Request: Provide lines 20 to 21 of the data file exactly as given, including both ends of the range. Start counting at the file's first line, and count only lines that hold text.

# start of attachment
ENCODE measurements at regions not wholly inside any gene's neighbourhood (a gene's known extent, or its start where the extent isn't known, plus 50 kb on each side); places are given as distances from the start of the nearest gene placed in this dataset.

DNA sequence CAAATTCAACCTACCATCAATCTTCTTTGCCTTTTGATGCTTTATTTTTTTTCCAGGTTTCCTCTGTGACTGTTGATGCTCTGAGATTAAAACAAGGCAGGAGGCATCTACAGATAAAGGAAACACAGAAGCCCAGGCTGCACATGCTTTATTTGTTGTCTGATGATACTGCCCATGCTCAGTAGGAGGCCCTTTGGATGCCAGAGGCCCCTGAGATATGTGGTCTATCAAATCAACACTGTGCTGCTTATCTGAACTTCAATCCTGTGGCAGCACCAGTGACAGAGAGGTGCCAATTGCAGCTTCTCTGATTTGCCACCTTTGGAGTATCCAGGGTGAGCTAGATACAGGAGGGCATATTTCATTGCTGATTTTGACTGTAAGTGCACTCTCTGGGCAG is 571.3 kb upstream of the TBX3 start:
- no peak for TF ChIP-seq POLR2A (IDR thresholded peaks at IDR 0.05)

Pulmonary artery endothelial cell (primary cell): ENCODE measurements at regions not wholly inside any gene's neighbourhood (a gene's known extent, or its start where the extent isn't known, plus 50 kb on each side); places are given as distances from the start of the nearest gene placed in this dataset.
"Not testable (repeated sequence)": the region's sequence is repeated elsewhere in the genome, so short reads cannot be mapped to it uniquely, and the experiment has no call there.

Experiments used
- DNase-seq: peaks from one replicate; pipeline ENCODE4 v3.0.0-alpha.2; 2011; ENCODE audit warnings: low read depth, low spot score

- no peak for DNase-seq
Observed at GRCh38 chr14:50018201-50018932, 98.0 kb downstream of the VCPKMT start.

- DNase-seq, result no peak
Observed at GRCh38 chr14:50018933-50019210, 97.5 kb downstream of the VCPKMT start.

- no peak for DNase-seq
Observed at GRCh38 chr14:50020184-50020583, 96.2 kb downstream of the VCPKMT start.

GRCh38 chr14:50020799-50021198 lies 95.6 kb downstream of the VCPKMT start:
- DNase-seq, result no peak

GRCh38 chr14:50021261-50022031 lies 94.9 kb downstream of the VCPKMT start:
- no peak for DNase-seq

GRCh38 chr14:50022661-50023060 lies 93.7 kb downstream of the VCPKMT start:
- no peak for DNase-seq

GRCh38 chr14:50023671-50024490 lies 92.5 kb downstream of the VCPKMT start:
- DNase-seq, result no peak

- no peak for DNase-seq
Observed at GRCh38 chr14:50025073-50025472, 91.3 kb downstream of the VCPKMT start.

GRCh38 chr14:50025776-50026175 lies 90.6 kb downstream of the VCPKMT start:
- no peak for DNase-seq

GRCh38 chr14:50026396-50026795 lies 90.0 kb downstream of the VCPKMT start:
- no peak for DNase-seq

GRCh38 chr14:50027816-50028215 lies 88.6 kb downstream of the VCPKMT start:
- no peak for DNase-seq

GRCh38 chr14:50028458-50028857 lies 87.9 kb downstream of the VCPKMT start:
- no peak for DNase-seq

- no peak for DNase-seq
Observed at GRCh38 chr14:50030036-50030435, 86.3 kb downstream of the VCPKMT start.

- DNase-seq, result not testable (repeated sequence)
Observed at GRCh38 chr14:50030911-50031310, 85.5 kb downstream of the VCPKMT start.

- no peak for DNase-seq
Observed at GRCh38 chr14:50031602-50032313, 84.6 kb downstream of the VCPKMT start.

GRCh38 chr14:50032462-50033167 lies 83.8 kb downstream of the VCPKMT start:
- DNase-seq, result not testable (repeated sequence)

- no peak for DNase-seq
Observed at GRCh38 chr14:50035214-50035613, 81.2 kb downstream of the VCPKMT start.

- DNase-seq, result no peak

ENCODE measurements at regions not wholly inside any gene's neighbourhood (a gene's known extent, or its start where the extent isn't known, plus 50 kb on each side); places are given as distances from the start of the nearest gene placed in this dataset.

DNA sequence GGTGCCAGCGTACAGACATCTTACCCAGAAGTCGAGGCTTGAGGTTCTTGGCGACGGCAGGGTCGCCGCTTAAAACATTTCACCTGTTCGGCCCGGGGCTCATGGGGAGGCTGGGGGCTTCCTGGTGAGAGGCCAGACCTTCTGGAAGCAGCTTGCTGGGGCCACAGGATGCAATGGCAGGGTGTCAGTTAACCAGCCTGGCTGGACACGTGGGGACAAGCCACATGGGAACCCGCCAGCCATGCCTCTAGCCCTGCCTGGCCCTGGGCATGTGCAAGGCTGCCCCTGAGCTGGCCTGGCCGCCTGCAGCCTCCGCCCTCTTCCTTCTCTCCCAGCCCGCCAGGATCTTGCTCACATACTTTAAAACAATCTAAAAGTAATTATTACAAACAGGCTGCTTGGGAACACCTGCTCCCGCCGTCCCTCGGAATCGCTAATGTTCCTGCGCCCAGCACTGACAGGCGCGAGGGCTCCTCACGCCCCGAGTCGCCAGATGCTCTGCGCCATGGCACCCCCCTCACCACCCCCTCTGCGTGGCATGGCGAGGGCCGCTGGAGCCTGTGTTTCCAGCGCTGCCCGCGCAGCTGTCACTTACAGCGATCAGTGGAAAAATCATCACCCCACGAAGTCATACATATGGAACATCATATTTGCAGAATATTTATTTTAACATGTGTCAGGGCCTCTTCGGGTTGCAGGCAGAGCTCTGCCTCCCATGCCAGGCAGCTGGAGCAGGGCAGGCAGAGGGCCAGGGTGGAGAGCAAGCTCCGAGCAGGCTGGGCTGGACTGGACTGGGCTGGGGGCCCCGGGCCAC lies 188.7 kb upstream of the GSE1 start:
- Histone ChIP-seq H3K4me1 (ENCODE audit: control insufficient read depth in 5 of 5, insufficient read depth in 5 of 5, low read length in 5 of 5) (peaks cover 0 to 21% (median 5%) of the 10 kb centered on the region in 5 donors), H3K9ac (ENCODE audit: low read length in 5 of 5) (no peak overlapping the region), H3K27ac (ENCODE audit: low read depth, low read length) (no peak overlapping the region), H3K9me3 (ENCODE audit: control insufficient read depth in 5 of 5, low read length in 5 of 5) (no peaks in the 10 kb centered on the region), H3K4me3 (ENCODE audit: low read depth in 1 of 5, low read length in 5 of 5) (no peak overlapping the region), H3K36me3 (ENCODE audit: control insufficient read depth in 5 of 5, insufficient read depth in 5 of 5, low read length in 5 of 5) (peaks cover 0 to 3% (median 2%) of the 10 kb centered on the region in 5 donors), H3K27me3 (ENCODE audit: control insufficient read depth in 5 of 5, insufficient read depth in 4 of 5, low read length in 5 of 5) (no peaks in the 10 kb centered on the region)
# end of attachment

GRCh38 chr14:50023671-50024490 lies 92.5 kb downstream of the VCPKMT start:
- DNase-seq, result no peak